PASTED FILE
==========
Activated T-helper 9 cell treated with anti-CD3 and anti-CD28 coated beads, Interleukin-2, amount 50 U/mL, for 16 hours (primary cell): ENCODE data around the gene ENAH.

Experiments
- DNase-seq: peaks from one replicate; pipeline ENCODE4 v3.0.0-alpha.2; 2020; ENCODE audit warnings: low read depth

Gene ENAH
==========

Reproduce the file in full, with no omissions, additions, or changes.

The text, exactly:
Activated T-helper 9 cell treated with anti-CD3 and anti-CD28 coated beads, Interleukin-2, amount 50 U/mL, for 16 hours (primary cell): ENCODE data around the gene ENAH.

Experiments
- DNase-seq: peaks from one replicate; pipeline ENCODE4 v3.0.0-alpha.2; 2020; ENCODE audit warnings: low read depth

Gene ENAH